Absence is bliss. Whereas most games these days bog you down with plot and character details, A Boy and His Blob gives you a most bizarre scenario, but asks you just not to ask questions. A boy finds a lump of, erm, whiteness and decides to go on a quest to the unknown with it. He doesn’t check it, test it or even ask it any questions before deciding to become best friend with the blob. Why not? Because we don’t really care.
WayForward recognise that the people buying A Boy And His Blob don’t want the world’s most advanced cinematic stylings in their games: They want level after level of solid platforming. And WayForward deliver. The game comprises of 40 main stages, however, each of these has three hidden treasure chests in them. Beat it, and you unlock a harder bonus level, doubling the length of the game if you can be bothered to go that far in. (We cleared the main game and then called it quits after 12 of the bonus stages, which tend to be very dry and lacking in imagination.)
What of these original 40 stages, then? ABAHB being heavily based on the NES game of the same name, you would probably be expecting an old-fashioned platforming romp, and you’d be exactly right to think that. Where the game may surprise you, however, is how old school it is. The game harks us back to the days of insta-deaths, where one hit was enough to kill your boy while the blob watched on without a care in the world. This inevitably ramps up the challenge a few notches and heaven knows the game needed it. If the games’ rules wheren’t so punishing, this would be a very easy and carefree task. Checkpoints are extremely generous, (We’re talking about 30 seconds apart) which is very handy considering the death mechanic, but does nothing for making it a challenge, more a simple puzzle of selecting the right tool for the job. Oh, wait, they’re given to us on big billboard next to each puzzle! A Boy and His Blob is a good enough game, but it has no idea what its’ suppose to do with its’ talent. A bit like anyone on the X Factor.
Going back to the ‘Right tool for the job’ aspect, the hook of the game is that the itular boy can throw jellybeans for the titular blob to eat, transforming him into various devices he can use. Mastering them all is key here, especially as you get later into the game, when you’re also required to pull off some miracle switches between blob forms. You can only have one bean out at a time, although thankfully unlike the NES game you aren’t given a bean limit at the start of the level. While that may make the game less tactical, it makes far more playable. One of the blob’s many forms is that of the balloon, which instantly reunites him with the boy- Handy, yes. Well thought out, no, considering around a quarter of the games’ puzzles revolve around getting the blob back alongside his boy. You needn’t even use the jellybean: Tap C on the Nunchuck three times and he’s back at your side.
Transformations range from a jack which can be used to raise certain platforms up to a ladder and trampoline which both do the same job of helping the Boy to reach higher places. The parachute and the rocket have to be the most fun contraptions you get to use, even if some of the obstacle courses for the former are really quite tricky. It’s not all sweet on the jellybean front, though- The spacehopper controls horribly and the hamster ball doesn’t even go as far that. It’s almost literally uncontrollable, even if it is quite fun to use.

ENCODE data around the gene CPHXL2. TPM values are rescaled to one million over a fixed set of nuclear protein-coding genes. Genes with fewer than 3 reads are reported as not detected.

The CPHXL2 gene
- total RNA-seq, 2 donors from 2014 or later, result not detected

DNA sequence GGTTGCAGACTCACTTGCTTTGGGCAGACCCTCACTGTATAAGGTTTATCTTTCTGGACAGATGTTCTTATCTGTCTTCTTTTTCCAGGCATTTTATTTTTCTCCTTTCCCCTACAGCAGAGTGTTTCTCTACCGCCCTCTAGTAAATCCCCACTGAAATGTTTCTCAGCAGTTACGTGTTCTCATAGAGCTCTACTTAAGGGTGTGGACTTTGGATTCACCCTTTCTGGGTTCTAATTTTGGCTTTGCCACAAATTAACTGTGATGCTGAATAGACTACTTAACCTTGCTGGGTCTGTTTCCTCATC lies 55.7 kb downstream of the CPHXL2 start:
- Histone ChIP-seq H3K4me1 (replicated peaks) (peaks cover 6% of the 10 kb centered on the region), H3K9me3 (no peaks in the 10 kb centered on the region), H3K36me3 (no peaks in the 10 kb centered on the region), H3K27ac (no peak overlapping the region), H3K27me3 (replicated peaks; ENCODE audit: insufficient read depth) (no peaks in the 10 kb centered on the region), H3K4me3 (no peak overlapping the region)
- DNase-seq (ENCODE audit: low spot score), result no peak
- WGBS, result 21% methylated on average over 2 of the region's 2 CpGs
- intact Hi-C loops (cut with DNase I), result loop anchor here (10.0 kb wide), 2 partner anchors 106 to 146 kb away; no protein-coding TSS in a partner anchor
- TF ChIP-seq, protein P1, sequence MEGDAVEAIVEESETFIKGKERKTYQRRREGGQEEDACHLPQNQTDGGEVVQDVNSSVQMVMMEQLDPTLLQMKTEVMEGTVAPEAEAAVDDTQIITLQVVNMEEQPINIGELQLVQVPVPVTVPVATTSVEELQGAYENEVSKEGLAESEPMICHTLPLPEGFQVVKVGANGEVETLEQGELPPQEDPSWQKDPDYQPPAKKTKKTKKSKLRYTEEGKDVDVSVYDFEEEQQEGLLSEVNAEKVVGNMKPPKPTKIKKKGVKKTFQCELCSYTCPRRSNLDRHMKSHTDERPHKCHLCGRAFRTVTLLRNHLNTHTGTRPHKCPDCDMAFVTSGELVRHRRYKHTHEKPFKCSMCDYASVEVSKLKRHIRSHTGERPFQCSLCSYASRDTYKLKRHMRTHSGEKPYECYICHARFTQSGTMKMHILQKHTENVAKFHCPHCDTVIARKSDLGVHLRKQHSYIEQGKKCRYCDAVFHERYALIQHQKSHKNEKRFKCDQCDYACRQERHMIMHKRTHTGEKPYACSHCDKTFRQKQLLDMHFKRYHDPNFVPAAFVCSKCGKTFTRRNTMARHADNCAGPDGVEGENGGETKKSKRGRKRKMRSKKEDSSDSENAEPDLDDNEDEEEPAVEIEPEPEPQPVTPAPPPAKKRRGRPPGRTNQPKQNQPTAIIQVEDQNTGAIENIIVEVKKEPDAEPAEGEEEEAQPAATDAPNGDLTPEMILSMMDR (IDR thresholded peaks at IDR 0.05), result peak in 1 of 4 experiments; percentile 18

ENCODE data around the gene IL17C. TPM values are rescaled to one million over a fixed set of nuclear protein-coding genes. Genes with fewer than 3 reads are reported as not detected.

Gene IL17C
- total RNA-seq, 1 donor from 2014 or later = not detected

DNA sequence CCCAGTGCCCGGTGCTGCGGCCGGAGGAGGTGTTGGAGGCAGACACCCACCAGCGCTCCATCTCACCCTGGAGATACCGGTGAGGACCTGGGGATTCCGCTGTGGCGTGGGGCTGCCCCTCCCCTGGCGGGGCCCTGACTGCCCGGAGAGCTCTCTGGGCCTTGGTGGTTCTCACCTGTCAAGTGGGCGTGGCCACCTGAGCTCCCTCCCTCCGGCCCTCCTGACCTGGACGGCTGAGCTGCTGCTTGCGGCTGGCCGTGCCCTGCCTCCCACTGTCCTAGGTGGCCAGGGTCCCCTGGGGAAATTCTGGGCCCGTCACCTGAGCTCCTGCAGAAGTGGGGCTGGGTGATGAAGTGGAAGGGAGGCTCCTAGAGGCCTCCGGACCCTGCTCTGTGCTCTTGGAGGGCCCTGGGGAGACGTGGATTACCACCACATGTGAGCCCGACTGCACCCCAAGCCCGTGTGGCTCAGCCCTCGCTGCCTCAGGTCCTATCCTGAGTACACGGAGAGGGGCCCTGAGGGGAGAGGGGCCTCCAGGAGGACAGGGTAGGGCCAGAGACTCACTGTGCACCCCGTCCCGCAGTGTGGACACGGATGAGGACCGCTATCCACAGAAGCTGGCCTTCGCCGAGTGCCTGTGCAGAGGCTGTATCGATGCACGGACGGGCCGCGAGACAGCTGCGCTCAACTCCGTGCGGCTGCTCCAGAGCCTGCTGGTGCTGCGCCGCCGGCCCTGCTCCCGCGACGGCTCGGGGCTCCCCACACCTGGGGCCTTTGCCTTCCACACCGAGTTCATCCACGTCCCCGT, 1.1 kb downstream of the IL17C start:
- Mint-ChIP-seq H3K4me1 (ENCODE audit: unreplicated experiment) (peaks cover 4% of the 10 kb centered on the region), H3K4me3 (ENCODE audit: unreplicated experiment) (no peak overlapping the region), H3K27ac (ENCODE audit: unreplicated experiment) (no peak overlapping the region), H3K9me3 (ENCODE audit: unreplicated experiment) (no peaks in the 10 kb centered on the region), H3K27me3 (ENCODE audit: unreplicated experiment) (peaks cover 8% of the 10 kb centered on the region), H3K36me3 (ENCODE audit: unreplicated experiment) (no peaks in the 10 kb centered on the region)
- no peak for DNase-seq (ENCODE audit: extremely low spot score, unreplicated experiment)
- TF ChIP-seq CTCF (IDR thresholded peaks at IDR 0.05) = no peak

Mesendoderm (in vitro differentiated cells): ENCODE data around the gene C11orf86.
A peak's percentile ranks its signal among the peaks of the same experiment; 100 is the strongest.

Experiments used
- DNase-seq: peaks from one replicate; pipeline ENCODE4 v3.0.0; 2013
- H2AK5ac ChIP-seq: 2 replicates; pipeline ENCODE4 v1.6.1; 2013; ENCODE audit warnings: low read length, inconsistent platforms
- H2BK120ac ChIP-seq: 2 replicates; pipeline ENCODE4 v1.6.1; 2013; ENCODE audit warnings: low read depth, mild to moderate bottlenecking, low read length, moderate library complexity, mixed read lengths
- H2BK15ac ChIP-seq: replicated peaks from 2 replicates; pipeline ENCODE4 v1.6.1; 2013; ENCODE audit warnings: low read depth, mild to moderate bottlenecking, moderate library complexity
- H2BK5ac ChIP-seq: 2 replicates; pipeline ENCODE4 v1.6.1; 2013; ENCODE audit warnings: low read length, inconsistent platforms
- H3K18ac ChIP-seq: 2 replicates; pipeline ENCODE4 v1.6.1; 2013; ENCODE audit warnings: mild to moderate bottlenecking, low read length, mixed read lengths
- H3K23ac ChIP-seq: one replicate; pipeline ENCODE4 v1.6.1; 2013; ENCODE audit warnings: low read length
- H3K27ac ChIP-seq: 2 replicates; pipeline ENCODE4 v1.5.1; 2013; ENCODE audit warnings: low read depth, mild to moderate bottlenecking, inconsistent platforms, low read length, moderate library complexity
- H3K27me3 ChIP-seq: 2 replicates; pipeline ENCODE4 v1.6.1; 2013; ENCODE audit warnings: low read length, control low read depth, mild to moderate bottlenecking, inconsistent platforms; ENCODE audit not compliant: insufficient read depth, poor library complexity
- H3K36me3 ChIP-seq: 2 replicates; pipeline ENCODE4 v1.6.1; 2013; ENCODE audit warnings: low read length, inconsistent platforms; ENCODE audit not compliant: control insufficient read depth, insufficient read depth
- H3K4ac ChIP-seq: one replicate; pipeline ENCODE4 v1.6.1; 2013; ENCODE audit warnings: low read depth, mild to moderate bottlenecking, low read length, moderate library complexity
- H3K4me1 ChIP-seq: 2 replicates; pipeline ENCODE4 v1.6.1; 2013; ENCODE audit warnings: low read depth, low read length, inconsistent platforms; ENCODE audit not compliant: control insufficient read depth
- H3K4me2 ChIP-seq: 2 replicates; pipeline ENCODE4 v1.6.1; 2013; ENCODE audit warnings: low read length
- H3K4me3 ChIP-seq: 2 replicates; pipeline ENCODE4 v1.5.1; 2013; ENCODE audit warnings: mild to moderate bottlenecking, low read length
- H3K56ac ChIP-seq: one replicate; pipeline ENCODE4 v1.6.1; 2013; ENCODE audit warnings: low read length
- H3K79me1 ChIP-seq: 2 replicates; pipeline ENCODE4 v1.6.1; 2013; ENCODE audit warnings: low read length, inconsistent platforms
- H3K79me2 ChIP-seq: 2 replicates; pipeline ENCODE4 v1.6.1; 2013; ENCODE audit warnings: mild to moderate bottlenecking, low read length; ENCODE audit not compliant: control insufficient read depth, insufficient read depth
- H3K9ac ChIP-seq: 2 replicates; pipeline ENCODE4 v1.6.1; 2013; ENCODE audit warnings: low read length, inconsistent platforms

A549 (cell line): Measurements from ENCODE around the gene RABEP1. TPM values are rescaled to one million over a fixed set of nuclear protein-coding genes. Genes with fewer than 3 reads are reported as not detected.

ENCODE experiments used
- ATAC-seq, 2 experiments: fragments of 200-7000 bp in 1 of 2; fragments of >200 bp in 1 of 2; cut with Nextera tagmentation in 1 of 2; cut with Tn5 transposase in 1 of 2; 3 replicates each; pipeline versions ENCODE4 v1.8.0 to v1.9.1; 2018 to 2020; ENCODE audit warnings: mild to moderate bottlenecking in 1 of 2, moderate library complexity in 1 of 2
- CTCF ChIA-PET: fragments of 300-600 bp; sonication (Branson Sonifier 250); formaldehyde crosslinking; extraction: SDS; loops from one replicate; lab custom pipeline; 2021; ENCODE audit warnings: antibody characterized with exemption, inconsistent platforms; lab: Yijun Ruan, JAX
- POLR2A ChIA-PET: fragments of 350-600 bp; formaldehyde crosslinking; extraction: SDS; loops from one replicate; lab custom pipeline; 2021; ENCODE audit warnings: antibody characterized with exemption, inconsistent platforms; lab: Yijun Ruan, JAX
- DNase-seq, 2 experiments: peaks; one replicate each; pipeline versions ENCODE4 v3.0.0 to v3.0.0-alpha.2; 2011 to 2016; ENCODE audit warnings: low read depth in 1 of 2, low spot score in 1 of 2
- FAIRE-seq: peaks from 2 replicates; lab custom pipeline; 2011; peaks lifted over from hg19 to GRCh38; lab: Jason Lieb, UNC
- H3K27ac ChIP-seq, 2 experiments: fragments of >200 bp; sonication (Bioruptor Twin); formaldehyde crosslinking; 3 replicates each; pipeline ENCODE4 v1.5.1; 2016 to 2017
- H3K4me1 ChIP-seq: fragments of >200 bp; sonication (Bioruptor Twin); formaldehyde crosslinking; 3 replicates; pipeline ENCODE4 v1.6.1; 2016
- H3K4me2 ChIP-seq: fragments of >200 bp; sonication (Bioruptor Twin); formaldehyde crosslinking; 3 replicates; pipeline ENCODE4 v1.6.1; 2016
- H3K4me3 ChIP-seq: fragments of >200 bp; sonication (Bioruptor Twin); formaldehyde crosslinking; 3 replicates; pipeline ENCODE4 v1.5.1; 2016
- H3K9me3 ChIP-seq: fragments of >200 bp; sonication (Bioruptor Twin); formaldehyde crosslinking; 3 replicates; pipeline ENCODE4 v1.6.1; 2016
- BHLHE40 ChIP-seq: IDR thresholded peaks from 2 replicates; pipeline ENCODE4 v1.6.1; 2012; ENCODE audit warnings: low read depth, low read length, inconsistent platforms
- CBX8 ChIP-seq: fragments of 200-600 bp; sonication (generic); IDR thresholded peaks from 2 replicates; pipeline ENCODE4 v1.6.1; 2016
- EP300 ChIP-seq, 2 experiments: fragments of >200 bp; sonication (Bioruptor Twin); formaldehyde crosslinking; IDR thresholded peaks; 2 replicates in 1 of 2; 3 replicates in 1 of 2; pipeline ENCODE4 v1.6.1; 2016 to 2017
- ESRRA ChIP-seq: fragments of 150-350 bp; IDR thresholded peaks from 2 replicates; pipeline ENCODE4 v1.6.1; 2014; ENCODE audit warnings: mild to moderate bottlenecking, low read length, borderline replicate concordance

Sticking on the control theme, the basic Remote and Nunchuck set up works well enough, although most of the major controls are put onto the Nunchuck, leading to an awful lot of reaching for those triggers round the back. Thankfully, there’s no waggle control and it’s also compatible with the Classic Controller, meaning if you’d rather use a traditional joypad then you can knock yourself out. No GameCube support, nor the ability to hold the remote on its side, although we’re not really going to get emotional over either of them, unlike pressing down on the D-Pad, however, which cues a hug between the boy and his blob- Utterly adorable, if slightly ironic for a game with such a punishing nature.
Word must go out to praise the presentation of the game, too- The hand drawn style is beautiful, combining with the excellent music to create an unforgettable atmosphere that really deserves a better game. It oozes charm and is just crying for us to use every single cliché we can think of about lovely cartoon-style graphics. It’s on-par with the likes of Wario Land: The Shake Dimension and Muramasa when it comes to fantastic-looking Wii platformers. The game flows very well and –shock horror!- ignores its traditional approach when it comes to menus- ditching them completely in the favour of a treehouse that eventually upgrades to a huge industrial factory by the time we hit the last stage.
A Boy and His Blob has got a bit of a mixed reception here, because it’s a bit of a mixed game. For all of the love that comes through from the game, some levels have glaring flaws and while it may seem hard at the time, it’s actually a rather short game. (We clocked in at just over eight hours, not including any extra levels) Concept art and development documentaries may add some kind of replay value, but sometimes, just sometimes, less is more...